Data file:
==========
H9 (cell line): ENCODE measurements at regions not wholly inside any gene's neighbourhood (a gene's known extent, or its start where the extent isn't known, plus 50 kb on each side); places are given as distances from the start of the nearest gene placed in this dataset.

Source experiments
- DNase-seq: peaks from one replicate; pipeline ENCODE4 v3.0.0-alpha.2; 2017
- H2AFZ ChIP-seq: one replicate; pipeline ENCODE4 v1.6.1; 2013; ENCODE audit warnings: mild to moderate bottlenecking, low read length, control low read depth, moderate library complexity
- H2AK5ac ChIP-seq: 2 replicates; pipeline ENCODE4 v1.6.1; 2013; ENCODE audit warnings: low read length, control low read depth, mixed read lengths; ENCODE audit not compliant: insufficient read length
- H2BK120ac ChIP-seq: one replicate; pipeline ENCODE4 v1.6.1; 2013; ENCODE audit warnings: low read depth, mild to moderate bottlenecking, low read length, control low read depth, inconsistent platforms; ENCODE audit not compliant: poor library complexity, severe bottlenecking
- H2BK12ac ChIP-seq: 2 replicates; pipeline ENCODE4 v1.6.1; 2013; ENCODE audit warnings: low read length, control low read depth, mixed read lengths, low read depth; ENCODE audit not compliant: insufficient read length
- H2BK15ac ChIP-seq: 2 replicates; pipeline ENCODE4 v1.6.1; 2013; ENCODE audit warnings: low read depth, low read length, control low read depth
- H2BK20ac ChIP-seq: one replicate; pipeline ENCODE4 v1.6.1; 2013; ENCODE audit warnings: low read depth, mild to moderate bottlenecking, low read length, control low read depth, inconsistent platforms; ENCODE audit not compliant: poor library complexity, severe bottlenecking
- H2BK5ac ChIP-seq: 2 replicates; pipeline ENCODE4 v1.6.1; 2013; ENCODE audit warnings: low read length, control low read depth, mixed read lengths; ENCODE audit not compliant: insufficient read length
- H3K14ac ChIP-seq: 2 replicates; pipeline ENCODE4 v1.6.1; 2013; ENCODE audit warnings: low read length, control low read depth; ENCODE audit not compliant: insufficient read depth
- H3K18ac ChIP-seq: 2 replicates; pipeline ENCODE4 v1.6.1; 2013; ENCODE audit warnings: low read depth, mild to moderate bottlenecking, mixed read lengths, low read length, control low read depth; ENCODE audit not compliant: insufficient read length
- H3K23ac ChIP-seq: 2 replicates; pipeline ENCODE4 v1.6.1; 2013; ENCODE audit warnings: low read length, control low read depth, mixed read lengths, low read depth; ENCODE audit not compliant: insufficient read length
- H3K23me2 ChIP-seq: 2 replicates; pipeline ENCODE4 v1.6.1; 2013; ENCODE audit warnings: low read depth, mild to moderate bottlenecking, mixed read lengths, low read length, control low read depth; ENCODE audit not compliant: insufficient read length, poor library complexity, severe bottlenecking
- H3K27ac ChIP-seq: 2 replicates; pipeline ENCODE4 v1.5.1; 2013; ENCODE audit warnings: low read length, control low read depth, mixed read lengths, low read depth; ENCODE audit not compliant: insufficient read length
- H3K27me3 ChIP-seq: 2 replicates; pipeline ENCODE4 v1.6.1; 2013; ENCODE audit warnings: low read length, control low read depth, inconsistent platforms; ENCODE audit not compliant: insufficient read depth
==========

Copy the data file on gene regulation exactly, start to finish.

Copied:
H9 (cell line): ENCODE measurements at regions not wholly inside any gene's neighbourhood (a gene's known extent, or its start where the extent isn't known, plus 50 kb on each side); places are given as distances from the start of the nearest gene placed in this dataset.

Source experiments
- DNase-seq: peaks from one replicate; pipeline ENCODE4 v3.0.0-alpha.2; 2017
- H2AFZ ChIP-seq: one replicate; pipeline ENCODE4 v1.6.1; 2013; ENCODE audit warnings: mild to moderate bottlenecking, low read length, control low read depth, moderate library complexity
- H2AK5ac ChIP-seq: 2 replicates; pipeline ENCODE4 v1.6.1; 2013; ENCODE audit warnings: low read length, control low read depth, mixed read lengths; ENCODE audit not compliant: insufficient read length
- H2BK120ac ChIP-seq: one replicate; pipeline ENCODE4 v1.6.1; 2013; ENCODE audit warnings: low read depth, mild to moderate bottlenecking, low read length, control low read depth, inconsistent platforms; ENCODE audit not compliant: poor library complexity, severe bottlenecking
- H2BK12ac ChIP-seq: 2 replicates; pipeline ENCODE4 v1.6.1; 2013; ENCODE audit warnings: low read length, control low read depth, mixed read lengths, low read depth; ENCODE audit not compliant: insufficient read length
- H2BK15ac ChIP-seq: 2 replicates; pipeline ENCODE4 v1.6.1; 2013; ENCODE audit warnings: low read depth, low read length, control low read depth
- H2BK20ac ChIP-seq: one replicate; pipeline ENCODE4 v1.6.1; 2013; ENCODE audit warnings: low read depth, mild to moderate bottlenecking, low read length, control low read depth, inconsistent platforms; ENCODE audit not compliant: poor library complexity, severe bottlenecking
- H2BK5ac ChIP-seq: 2 replicates; pipeline ENCODE4 v1.6.1; 2013; ENCODE audit warnings: low read length, control low read depth, mixed read lengths; ENCODE audit not compliant: insufficient read length
- H3K14ac ChIP-seq: 2 replicates; pipeline ENCODE4 v1.6.1; 2013; ENCODE audit warnings: low read length, control low read depth; ENCODE audit not compliant: insufficient read depth
- H3K18ac ChIP-seq: 2 replicates; pipeline ENCODE4 v1.6.1; 2013; ENCODE audit warnings: low read depth, mild to moderate bottlenecking, mixed read lengths, low read length, control low read depth; ENCODE audit not compliant: insufficient read length
- H3K23ac ChIP-seq: 2 replicates; pipeline ENCODE4 v1.6.1; 2013; ENCODE audit warnings: low read length, control low read depth, mixed read lengths, low read depth; ENCODE audit not compliant: insufficient read length
- H3K23me2 ChIP-seq: 2 replicates; pipeline ENCODE4 v1.6.1; 2013; ENCODE audit warnings: low read depth, mild to moderate bottlenecking, mixed read lengths, low read length, control low read depth; ENCODE audit not compliant: insufficient read length, poor library complexity, severe bottlenecking
- H3K27ac ChIP-seq: 2 replicates; pipeline ENCODE4 v1.5.1; 2013; ENCODE audit warnings: low read length, control low read depth, mixed read lengths, low read depth; ENCODE audit not compliant: insufficient read length
- H3K27me3 ChIP-seq: 2 replicates; pipeline ENCODE4 v1.6.1; 2013; ENCODE audit warnings: low read length, control low read depth, inconsistent platforms; ENCODE audit not compliant: insufficient read depth